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Sunday, September 30, 2012

Walk-Friendly Neighborhoods Better for Your Health

Neighborhood Walkability Diabetes
How walk-friendly is your neighborhood?

It could factor into your risk of developing diabetes, according to the latest study showing how the built environment affects health.

Researchers from St. Michael's Hospital and the Institute for Clinical Evaluative Sciences found that people who live in not-so-walkable neighborhoods have about a 50 percent increased risk of diabetes compared with people who live in walkable neighborhoods.

"Previous studies have looked at how walkable neighborhoods affect health behaviour, but this is the first to look at the risk of developing a disease," study researcher Dr. Gillian Booth, an endocrinologist at St. Michael's Hospital, said in a statement.

The study, published in the journal Diabetes Care, included the more than 1 million people who live in Toronto who are between the ages of 30 and 64. Researchers examined their diabetes status over a five-year period, as well as where they lived and the walkability of their surroundings.

Neighborhood walkability was determined by how well the streets were connected, what sorts of stores or destinations were available within a 10-minute walk, and the density of the population of each neighborhood.
The walkability of a city or neighborhood has also been shown to influence obesity risk, according to a 2004 study in the American Journal of Health Promotion. That study examined the walkability of Geauga County in Ohio -- which is considered "sprawling" -- and New York City, which is very compact.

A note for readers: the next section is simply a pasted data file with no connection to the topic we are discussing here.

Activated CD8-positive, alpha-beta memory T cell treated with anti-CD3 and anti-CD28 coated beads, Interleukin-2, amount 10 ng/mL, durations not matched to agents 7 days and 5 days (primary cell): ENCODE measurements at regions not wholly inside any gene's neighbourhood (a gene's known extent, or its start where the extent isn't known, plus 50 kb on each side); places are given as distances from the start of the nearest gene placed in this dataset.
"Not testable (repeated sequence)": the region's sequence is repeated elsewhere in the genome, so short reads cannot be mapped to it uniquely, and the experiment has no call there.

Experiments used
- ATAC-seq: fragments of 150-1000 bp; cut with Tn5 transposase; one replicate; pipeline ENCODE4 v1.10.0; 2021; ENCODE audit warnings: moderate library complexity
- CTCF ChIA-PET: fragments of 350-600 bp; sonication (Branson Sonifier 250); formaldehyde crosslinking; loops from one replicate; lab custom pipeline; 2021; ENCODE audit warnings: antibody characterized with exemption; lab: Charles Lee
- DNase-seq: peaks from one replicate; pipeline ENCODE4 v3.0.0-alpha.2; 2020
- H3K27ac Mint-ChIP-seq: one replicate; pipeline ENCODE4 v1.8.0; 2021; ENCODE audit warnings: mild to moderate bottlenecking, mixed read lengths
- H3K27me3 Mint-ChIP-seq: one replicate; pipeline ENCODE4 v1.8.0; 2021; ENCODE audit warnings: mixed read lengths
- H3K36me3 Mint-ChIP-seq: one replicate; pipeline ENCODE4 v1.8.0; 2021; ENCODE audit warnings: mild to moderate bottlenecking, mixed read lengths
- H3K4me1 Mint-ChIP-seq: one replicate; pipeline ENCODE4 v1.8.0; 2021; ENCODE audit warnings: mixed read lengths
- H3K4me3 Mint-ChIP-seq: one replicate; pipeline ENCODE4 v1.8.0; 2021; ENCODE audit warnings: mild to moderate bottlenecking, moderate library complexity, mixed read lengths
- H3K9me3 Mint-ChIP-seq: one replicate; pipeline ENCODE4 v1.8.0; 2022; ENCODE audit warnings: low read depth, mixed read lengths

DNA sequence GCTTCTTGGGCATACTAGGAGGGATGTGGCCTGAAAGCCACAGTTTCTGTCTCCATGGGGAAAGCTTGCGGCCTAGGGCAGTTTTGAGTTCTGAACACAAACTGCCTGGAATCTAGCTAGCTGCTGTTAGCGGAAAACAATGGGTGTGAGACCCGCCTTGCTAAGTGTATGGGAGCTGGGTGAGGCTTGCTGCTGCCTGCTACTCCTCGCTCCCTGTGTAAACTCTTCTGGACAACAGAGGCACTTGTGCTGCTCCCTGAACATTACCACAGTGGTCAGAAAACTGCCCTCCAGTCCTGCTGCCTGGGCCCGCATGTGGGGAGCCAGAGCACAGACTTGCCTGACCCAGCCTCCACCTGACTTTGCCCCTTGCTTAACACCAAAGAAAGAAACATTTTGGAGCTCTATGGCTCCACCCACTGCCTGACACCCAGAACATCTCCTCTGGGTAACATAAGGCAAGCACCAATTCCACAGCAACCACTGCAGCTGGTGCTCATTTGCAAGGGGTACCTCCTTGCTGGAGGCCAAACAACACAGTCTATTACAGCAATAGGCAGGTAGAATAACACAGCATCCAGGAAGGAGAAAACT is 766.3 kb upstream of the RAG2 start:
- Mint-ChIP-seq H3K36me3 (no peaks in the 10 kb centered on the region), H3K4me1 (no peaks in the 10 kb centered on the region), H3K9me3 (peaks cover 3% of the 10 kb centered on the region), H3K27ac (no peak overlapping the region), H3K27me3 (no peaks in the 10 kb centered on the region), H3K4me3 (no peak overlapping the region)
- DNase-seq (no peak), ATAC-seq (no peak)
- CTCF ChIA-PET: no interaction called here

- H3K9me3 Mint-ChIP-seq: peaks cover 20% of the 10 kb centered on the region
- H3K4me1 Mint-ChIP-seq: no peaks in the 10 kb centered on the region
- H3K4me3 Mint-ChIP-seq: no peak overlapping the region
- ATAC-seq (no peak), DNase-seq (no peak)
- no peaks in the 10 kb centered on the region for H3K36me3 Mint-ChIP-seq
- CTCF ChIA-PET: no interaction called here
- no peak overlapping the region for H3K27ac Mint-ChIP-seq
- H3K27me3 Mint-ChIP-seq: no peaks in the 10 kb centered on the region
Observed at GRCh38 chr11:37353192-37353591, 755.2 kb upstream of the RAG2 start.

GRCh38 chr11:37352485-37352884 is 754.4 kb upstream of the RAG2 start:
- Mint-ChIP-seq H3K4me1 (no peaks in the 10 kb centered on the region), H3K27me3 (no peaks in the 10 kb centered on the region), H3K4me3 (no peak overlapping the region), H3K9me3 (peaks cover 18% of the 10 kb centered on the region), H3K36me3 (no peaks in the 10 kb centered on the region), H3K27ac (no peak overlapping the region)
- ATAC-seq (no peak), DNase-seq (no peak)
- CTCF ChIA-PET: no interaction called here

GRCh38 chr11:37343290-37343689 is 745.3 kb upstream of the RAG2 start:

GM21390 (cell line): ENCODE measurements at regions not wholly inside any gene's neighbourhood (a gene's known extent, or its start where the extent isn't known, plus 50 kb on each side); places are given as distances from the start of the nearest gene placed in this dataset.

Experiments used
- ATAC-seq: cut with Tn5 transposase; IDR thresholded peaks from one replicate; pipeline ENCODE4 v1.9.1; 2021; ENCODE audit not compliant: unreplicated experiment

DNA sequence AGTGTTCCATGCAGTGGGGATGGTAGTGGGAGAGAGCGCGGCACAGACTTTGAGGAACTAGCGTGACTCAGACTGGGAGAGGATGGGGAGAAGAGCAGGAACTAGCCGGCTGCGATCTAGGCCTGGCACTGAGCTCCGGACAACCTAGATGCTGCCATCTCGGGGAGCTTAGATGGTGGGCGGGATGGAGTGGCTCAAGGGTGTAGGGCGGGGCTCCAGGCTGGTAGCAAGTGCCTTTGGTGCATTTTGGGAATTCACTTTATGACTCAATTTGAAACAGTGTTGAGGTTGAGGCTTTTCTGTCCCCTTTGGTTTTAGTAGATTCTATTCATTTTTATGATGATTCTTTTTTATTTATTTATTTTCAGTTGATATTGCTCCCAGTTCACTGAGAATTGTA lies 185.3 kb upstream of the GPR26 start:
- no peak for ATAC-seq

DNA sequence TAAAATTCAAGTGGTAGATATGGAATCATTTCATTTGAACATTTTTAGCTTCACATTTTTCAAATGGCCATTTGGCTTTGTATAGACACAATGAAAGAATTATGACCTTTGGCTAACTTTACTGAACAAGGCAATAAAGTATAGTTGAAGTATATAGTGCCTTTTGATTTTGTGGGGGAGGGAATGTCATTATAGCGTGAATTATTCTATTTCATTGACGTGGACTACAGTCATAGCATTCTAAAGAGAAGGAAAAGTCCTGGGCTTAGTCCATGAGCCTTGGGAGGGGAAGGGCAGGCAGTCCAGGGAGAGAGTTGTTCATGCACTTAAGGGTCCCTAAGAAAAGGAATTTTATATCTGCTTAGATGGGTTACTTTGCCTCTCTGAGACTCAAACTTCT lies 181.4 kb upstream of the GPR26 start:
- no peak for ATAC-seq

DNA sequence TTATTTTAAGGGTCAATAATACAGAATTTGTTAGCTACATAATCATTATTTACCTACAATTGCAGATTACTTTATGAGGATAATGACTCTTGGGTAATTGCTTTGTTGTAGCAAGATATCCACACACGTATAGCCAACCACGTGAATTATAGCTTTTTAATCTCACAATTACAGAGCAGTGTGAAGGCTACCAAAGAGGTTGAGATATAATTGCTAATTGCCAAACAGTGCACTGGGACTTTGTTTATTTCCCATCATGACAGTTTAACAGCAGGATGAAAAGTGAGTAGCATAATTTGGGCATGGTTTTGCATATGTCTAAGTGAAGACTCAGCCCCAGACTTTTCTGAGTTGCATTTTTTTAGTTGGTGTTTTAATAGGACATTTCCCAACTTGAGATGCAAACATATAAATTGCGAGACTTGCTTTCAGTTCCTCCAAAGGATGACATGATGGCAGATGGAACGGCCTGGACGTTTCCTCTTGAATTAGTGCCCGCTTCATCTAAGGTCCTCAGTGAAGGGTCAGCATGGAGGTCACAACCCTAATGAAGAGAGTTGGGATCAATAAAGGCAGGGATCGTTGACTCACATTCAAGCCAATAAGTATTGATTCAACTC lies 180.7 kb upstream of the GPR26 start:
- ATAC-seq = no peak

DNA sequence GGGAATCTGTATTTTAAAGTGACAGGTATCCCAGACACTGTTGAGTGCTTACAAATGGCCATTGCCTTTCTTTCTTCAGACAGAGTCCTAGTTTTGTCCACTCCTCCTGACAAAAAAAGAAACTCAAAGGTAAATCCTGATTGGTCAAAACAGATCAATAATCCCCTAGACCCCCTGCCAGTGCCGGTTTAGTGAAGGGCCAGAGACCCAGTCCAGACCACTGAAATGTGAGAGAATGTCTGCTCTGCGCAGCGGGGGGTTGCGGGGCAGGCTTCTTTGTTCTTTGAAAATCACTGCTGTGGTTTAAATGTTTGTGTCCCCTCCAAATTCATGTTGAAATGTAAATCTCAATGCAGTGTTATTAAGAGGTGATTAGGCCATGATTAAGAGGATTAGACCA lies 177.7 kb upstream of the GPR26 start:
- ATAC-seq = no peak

Those researchers found that the Geauga County residents spent 79 fewer minutes each month walking than the NYC residents, and also weighed about six pounds more, on average.

For more ways walking could improve your health

If you're prone to being obese, spending just one hour going for a brisk walk may reduce your genetic influence by half. That's the finding from a Harvard School of Public Health Study that was recently presented at the American Heart Association's Epidemiology and Prevention/Nutrition, Physical Activity and Metabolism 2012 Scientific Sessions.

"In our study, a brisk one-hour daily walk reduced the genetic influence towards obesity, measured by differences in BMI by half," study researcher Qibin Qi, Ph.D. said in a statement. "On the other hand, a sedentary lifestyle marked by watching television four hours a day increased the genetic influence by 50 percent."

Not only is it helpful to get moving from behind your desk -- it might be harmful to stay slumped over your computer instead. 
Reblogged from HuffPost Healthy Living

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